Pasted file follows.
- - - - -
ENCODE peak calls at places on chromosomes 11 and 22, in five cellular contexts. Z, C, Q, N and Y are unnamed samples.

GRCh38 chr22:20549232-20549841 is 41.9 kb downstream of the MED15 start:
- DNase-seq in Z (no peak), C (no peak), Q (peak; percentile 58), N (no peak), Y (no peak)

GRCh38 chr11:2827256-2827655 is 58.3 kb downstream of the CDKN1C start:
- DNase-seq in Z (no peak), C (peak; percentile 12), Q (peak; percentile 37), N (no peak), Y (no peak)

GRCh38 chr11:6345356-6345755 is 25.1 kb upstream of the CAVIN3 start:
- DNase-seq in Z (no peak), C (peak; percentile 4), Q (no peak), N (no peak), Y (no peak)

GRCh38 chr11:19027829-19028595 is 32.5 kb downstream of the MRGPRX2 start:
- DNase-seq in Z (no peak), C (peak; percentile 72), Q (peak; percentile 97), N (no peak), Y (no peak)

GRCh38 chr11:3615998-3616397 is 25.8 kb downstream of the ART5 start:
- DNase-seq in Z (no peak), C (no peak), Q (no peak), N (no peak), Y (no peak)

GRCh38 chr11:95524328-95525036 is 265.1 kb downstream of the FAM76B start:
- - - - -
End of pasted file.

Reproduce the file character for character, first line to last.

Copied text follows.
ENCODE peak calls at places on chromosomes 11 and 22, in five cellular contexts. Z, C, Q, N and Y are unnamed samples.

GRCh38 chr22:20549232-20549841 is 41.9 kb downstream of the MED15 start:
- DNase-seq in Z (no peak), C (no peak), Q (peak; percentile 58), N (no peak), Y (no peak)

GRCh38 chr11:2827256-2827655 is 58.3 kb downstream of the CDKN1C start:
- DNase-seq in Z (no peak), C (peak; percentile 12), Q (peak; percentile 37), N (no peak), Y (no peak)

GRCh38 chr11:6345356-6345755 is 25.1 kb upstream of the CAVIN3 start:
- DNase-seq in Z (no peak), C (peak; percentile 4), Q (no peak), N (no peak), Y (no peak)

GRCh38 chr11:19027829-19028595 is 32.5 kb downstream of the MRGPRX2 start:
- DNase-seq in Z (no peak), C (peak; percentile 72), Q (peak; percentile 97), N (no peak), Y (no peak)

GRCh38 chr11:3615998-3616397 is 25.8 kb downstream of the ART5 start:
- DNase-seq in Z (no peak), C (no peak), Q (no peak), N (no peak), Y (no peak)

GRCh38 chr11:95524328-95525036 is 265.1 kb downstream of the FAM76B start: